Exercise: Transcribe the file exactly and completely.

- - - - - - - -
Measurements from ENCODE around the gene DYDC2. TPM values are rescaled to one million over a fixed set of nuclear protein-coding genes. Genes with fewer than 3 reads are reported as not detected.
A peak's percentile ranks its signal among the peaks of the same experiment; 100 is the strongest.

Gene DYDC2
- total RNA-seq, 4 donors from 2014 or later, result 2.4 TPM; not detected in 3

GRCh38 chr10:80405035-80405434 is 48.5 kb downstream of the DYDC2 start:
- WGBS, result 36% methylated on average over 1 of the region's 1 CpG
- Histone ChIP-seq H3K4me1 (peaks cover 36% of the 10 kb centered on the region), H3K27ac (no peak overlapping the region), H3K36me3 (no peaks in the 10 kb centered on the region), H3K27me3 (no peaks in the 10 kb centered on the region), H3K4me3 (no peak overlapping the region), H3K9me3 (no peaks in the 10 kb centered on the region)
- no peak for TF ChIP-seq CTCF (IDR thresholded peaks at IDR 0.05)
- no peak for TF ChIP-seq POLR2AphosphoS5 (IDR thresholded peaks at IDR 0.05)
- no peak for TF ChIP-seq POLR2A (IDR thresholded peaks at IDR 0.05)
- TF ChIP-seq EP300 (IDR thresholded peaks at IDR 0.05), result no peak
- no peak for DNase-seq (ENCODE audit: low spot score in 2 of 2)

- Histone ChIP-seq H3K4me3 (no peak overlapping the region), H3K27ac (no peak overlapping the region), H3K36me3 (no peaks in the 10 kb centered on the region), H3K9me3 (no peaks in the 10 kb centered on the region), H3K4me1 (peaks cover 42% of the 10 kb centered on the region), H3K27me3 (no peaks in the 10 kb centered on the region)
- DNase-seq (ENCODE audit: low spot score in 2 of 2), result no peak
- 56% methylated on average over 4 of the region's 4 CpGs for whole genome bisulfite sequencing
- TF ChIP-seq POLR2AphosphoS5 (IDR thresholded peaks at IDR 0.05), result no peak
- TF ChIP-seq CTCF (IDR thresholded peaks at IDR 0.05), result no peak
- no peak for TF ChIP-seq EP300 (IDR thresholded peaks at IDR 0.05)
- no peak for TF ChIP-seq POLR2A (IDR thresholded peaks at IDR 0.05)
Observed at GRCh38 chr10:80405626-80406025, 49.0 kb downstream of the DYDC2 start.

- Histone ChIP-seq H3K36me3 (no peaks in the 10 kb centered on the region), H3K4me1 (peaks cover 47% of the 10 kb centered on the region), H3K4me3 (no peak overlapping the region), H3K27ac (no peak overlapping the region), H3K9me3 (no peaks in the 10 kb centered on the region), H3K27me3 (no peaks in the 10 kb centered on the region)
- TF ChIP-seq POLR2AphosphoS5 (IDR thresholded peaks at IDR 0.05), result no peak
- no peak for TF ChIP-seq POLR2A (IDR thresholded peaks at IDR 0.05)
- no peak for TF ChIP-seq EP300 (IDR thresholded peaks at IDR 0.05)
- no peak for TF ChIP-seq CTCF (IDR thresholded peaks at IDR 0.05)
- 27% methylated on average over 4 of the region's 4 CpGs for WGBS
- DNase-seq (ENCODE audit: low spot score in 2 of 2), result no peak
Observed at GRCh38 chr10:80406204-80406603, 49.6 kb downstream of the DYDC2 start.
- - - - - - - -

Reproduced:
Measurements from ENCODE around the gene DYDC2. TPM values are rescaled to one million over a fixed set of nuclear protein-coding genes. Genes with fewer than 3 reads are reported as not detected.
A peak's percentile ranks its signal among the peaks of the same experiment; 100 is the strongest.

Gene DYDC2
- total RNA-seq, 4 donors from 2014 or later, result 2.4 TPM; not detected in 3

GRCh38 chr10:80405035-80405434 is 48.5 kb downstream of the DYDC2 start:
- WGBS, result 36% methylated on average over 1 of the region's 1 CpG
- Histone ChIP-seq H3K4me1 (peaks cover 36% of the 10 kb centered on the region), H3K27ac (no peak overlapping the region), H3K36me3 (no peaks in the 10 kb centered on the region), H3K27me3 (no peaks in the 10 kb centered on the region), H3K4me3 (no peak overlapping the region), H3K9me3 (no peaks in the 10 kb centered on the region)
- no peak for TF ChIP-seq CTCF (IDR thresholded peaks at IDR 0.05)
- no peak for TF ChIP-seq POLR2AphosphoS5 (IDR thresholded peaks at IDR 0.05)
- no peak for TF ChIP-seq POLR2A (IDR thresholded peaks at IDR 0.05)
- TF ChIP-seq EP300 (IDR thresholded peaks at IDR 0.05), result no peak
- no peak for DNase-seq (ENCODE audit: low spot score in 2 of 2)

- Histone ChIP-seq H3K4me3 (no peak overlapping the region), H3K27ac (no peak overlapping the region), H3K36me3 (no peaks in the 10 kb centered on the region), H3K9me3 (no peaks in the 10 kb centered on the region), H3K4me1 (peaks cover 42% of the 10 kb centered on the region), H3K27me3 (no peaks in the 10 kb centered on the region)
- DNase-seq (ENCODE audit: low spot score in 2 of 2), result no peak
- 56% methylated on average over 4 of the region's 4 CpGs for whole genome bisulfite sequencing
- TF ChIP-seq POLR2AphosphoS5 (IDR thresholded peaks at IDR 0.05), result no peak
- TF ChIP-seq CTCF (IDR thresholded peaks at IDR 0.05), result no peak
- no peak for TF ChIP-seq EP300 (IDR thresholded peaks at IDR 0.05)
- no peak for TF ChIP-seq POLR2A (IDR thresholded peaks at IDR 0.05)
Observed at GRCh38 chr10:80405626-80406025, 49.0 kb downstream of the DYDC2 start.

- Histone ChIP-seq H3K36me3 (no peaks in the 10 kb centered on the region), H3K4me1 (peaks cover 47% of the 10 kb centered on the region), H3K4me3 (no peak overlapping the region), H3K27ac (no peak overlapping the region), H3K9me3 (no peaks in the 10 kb centered on the region), H3K27me3 (no peaks in the 10 kb centered on the region)
- TF ChIP-seq POLR2AphosphoS5 (IDR thresholded peaks at IDR 0.05), result no peak
- no peak for TF ChIP-seq POLR2A (IDR thresholded peaks at IDR 0.05)
- no peak for TF ChIP-seq EP300 (IDR thresholded peaks at IDR 0.05)
- no peak for TF ChIP-seq CTCF (IDR thresholded peaks at IDR 0.05)
- 27% methylated on average over 4 of the region's 4 CpGs for WGBS
- DNase-seq (ENCODE audit: low spot score in 2 of 2), result no peak
Observed at GRCh38 chr10:80406204-80406603, 49.6 kb downstream of the DYDC2 start.